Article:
SPECIAL ELECTRIC HOT ROD

An 1899 6 HP Fairbanks-Morse Type T Special Electric that was hard to pass up


| February 2008



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Trip mechanism for the igniter that looks like a factory piece.

In early 2004, a neighbor, Bob, was visiting me and saw some of my engines. He said he had his father's engine, which I should take. It was an IHC LB 3-5 HP. Soon after I picked it up, it was putt-putting just like new. When Bob heard it, he said I needed to go to Kansas and get "the 6 HP Fairbanks Special Electric."

As I was trying to sell a 6 HP IHC M, I declined. But then he mentioned the magic word - upright. Shoot - another long trip and another restoration, just when I was trying to clean out the shop. Bob's uncles, the owners, wanted their engine to go to a good home. If I could bring the LB back to life, mine was a good home.

In September 2004, I picked up Bob and we drove to my brother Sam's house in Stillwater, Okla. We transferred to his Dodge 3/4-ton diesel and heavy trailer. Who knew what we'd find? In another five hours, we were in Ness City, Kan. The brothers came to the motel to visit us. "Do you have four-wheel drive?" Uh-oh - it had been raining on the limestone powder the county puts on its roads. It is as slick as melting ice and called "smear."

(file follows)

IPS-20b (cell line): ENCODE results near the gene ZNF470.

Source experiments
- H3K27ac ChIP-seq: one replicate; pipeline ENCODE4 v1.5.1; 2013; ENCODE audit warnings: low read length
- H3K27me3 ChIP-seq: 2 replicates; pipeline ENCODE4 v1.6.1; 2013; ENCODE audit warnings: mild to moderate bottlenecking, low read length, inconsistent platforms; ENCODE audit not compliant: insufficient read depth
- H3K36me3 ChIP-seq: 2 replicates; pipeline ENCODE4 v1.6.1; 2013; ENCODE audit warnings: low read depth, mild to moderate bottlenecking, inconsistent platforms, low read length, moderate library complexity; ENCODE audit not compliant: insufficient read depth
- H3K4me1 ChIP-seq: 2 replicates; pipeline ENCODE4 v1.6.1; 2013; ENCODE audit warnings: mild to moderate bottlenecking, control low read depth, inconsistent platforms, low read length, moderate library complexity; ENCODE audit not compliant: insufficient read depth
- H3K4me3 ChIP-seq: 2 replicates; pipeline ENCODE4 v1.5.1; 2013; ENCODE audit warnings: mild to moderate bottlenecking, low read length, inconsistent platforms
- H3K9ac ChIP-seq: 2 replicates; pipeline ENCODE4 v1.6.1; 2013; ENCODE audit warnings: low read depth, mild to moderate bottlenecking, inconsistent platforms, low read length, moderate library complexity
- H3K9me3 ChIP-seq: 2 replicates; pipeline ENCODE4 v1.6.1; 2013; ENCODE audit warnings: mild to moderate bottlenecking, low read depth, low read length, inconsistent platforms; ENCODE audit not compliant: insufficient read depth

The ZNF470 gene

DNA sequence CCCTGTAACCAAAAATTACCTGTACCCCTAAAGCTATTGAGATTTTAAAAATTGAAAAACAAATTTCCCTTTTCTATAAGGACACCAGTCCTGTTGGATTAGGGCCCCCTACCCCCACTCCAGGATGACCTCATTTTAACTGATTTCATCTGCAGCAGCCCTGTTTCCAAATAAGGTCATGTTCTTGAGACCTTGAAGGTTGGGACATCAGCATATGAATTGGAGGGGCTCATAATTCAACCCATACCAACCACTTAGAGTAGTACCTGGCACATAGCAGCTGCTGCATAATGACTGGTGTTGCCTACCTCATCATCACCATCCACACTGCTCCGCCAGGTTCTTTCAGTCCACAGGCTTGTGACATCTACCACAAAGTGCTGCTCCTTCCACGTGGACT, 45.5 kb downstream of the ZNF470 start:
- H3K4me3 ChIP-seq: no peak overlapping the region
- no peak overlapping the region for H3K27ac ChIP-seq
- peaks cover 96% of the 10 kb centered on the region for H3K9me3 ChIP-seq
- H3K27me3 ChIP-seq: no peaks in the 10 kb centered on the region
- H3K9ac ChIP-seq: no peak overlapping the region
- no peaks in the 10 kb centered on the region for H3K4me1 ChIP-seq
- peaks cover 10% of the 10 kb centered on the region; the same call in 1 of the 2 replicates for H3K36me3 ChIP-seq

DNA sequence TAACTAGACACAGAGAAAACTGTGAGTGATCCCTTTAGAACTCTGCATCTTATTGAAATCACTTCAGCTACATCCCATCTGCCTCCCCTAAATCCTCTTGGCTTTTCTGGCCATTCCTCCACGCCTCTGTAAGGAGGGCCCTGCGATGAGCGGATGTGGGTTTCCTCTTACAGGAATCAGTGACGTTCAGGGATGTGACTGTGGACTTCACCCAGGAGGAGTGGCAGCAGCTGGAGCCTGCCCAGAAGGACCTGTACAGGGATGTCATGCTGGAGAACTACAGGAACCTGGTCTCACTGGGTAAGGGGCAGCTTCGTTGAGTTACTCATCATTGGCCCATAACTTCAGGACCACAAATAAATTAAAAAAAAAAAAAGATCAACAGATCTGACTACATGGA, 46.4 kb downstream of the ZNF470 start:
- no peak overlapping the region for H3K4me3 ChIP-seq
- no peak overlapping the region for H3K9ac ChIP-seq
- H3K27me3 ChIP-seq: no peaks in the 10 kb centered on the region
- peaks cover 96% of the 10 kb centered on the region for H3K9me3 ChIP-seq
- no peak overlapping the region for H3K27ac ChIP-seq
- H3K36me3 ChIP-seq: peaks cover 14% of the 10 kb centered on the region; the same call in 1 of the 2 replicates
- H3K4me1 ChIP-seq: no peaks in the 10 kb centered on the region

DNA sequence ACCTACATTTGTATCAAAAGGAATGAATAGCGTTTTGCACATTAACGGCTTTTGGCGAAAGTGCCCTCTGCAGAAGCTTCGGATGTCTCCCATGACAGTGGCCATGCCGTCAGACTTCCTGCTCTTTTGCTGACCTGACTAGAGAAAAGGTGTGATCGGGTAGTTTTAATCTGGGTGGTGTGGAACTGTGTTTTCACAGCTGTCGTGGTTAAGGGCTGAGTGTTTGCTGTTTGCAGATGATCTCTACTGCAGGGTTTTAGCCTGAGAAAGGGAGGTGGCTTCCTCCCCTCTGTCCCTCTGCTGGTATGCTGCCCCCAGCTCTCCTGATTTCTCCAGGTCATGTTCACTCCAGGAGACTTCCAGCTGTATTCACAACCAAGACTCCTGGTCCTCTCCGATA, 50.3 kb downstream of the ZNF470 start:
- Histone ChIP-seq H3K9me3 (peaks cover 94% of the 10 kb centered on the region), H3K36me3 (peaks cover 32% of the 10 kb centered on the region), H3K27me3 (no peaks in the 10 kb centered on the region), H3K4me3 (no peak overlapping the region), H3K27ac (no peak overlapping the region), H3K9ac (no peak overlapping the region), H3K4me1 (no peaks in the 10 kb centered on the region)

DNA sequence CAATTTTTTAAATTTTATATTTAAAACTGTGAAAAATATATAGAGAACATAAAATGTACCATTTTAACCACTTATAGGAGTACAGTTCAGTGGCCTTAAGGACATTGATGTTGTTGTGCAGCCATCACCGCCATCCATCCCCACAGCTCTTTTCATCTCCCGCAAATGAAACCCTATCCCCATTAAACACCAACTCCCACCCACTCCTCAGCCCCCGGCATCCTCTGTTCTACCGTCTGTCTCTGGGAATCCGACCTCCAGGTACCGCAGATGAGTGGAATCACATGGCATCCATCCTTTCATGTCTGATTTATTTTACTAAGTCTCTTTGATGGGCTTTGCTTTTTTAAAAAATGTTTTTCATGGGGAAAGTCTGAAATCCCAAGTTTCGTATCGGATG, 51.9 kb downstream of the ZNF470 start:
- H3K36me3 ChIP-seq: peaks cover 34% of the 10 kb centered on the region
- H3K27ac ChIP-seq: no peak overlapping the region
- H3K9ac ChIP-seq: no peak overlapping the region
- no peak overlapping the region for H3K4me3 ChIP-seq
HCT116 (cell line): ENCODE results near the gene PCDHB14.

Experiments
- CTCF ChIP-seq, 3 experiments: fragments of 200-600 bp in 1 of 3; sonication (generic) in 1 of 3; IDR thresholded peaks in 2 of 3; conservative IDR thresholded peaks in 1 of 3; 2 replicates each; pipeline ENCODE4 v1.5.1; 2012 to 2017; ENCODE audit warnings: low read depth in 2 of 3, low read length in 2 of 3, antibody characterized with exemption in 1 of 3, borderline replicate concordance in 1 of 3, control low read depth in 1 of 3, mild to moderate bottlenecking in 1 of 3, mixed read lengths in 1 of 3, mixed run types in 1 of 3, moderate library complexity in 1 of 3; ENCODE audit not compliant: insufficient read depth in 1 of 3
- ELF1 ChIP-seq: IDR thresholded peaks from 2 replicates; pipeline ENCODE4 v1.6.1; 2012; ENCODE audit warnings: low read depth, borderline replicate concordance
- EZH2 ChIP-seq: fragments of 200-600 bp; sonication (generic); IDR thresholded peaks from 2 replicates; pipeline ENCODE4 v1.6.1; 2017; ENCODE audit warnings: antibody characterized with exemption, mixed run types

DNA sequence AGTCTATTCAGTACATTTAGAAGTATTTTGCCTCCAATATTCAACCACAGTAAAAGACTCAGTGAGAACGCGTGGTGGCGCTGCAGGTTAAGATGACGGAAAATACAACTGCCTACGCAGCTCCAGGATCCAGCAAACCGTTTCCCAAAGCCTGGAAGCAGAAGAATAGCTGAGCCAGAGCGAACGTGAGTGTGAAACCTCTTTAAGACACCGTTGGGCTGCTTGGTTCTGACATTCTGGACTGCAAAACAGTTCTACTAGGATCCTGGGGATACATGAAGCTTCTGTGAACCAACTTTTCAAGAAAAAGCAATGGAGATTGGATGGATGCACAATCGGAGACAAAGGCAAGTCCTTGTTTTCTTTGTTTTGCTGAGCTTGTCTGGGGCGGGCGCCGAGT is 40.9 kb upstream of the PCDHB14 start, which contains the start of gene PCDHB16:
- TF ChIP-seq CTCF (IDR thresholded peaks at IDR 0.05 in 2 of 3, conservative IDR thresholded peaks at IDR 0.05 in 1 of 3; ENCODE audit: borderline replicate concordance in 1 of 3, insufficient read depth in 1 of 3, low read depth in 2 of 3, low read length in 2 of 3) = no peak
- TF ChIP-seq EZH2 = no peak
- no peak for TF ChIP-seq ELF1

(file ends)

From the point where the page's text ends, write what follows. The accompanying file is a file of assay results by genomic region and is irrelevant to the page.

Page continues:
Fifteen miles of two-wheel drive smear later, we walked into the shed and saw the engine. Although the Fairbanks was highly modified and dirty, it looked solid, turned free, didn't have rust and it was a big upright. One uncle used his large bucket loader and a logging chain to load the engine on Sam's trailer. Another 15 miles of smear, and we were on our way home, white knuckles and all.

Back to the beginning

Back around 1899, a farmer in Ness County, Kan. bought this 6 HP Fairbanks-Morse Type T Special Electric engine. He used the engine until the mid-1930s to power a line shaft for a grinder, lathe and air compressor in his farm shop, making many modifications to the engine.

Weather in western Kansas can be severe and at some time the cylinder froze and was replaced. The head was probably replaced, too, because there are supposed to be serial numbers on both pieces. Only the cylinder is stamped, and the number there begins with the letter "O," which would not have been an original issue. There has been discussion on the Internet about this type of serial number, but it is all supposition. Also, this cylinder never had the cast brass nameplate.